Frank Westerman’s English-language publishers describe this book as ‘a brilliant fusion of travel-writing and Soviet history’. The travel part is evident from the outset, and culminates in a hard-won and hard-living pilgrimage to the eastern shore of the Caspian Sea. The history is prominent, too, dispensed with confidence and narrative control. It would have taken a brave publisher, however, to have come clean about the real focus of the text. You will have read 100 pages before you find out that Westerman once planned a career devoted to hydraulic engineering and irrigation systems. But if that sounds unappealing (and it certainly helps to explain why it took nearly ten years for this edition to see the light of day), take heart. In Westerman’s capable hands, dam-building, canals and grandiose irrigation projects are the foundations of a gripping moral tale.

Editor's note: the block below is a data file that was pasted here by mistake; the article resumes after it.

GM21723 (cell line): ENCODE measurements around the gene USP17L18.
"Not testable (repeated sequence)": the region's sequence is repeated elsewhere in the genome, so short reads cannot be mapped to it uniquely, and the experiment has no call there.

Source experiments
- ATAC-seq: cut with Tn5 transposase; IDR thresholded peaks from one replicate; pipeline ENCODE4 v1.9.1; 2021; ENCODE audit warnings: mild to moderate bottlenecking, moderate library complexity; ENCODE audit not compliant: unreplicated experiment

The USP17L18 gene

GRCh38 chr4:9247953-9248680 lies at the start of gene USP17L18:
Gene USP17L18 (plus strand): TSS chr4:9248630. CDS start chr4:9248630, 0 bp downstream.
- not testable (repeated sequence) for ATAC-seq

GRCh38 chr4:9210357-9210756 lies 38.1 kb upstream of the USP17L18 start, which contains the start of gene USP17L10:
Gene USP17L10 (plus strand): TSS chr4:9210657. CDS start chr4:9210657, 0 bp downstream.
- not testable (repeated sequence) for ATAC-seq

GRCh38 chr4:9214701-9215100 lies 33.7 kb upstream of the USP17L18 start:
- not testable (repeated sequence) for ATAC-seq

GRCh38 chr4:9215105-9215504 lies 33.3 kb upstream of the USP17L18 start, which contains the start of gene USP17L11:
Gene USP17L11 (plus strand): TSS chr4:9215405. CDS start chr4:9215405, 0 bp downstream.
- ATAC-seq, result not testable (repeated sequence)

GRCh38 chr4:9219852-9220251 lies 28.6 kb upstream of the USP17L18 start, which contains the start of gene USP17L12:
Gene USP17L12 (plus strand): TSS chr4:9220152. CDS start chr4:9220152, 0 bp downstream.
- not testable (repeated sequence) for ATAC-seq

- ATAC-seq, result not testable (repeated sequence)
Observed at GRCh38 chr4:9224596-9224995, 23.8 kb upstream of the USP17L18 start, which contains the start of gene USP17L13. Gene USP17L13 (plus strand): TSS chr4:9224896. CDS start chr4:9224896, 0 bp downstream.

Back in the 1980s, Westerman’s class of radical Dutch students regarded hydrology as a tool in the battle against world poverty. Only one of their lecturers, a tie-wearing right-winger, questioned this trend. He challenged them to read Karl Wittfogel’s 1957 classic, Oriental Despotism, which argued that ‘hydraulic’ civilisations